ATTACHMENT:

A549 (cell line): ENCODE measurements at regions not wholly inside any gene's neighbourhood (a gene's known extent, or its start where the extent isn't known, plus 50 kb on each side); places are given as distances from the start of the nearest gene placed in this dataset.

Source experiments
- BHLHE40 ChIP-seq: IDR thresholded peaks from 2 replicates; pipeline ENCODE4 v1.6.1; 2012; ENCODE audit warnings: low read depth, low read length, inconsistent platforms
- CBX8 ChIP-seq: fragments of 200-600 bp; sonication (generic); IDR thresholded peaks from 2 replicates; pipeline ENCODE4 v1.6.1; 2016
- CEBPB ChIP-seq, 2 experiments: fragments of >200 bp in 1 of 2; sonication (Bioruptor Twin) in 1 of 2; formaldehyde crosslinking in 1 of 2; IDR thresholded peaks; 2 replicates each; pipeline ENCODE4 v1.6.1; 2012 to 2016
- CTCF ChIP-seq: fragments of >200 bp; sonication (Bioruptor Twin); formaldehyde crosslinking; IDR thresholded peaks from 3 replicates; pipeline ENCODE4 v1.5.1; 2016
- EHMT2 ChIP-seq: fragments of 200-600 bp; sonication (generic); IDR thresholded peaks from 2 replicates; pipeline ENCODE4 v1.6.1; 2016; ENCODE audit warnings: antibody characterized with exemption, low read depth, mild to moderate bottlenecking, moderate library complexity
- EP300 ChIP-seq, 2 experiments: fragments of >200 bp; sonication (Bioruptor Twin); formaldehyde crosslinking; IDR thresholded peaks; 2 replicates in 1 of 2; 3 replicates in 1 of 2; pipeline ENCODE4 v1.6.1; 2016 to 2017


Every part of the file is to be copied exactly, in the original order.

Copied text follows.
A549 (cell line): ENCODE measurements at regions not wholly inside any gene's neighbourhood (a gene's known extent, or its start where the extent isn't known, plus 50 kb on each side); places are given as distances from the start of the nearest gene placed in this dataset.

Source experiments
- BHLHE40 ChIP-seq: IDR thresholded peaks from 2 replicates; pipeline ENCODE4 v1.6.1; 2012; ENCODE audit warnings: low read depth, low read length, inconsistent platforms
- CBX8 ChIP-seq: fragments of 200-600 bp; sonication (generic); IDR thresholded peaks from 2 replicates; pipeline ENCODE4 v1.6.1; 2016
- CEBPB ChIP-seq, 2 experiments: fragments of >200 bp in 1 of 2; sonication (Bioruptor Twin) in 1 of 2; formaldehyde crosslinking in 1 of 2; IDR thresholded peaks; 2 replicates each; pipeline ENCODE4 v1.6.1; 2012 to 2016
- CTCF ChIP-seq: fragments of >200 bp; sonication (Bioruptor Twin); formaldehyde crosslinking; IDR thresholded peaks from 3 replicates; pipeline ENCODE4 v1.5.1; 2016
- EHMT2 ChIP-seq: fragments of 200-600 bp; sonication (generic); IDR thresholded peaks from 2 replicates; pipeline ENCODE4 v1.6.1; 2016; ENCODE audit warnings: antibody characterized with exemption, low read depth, mild to moderate bottlenecking, moderate library complexity
- EP300 ChIP-seq, 2 experiments: fragments of >200 bp; sonication (Bioruptor Twin); formaldehyde crosslinking; IDR thresholded peaks; 2 replicates in 1 of 2; 3 replicates in 1 of 2; pipeline ENCODE4 v1.6.1; 2016 to 2017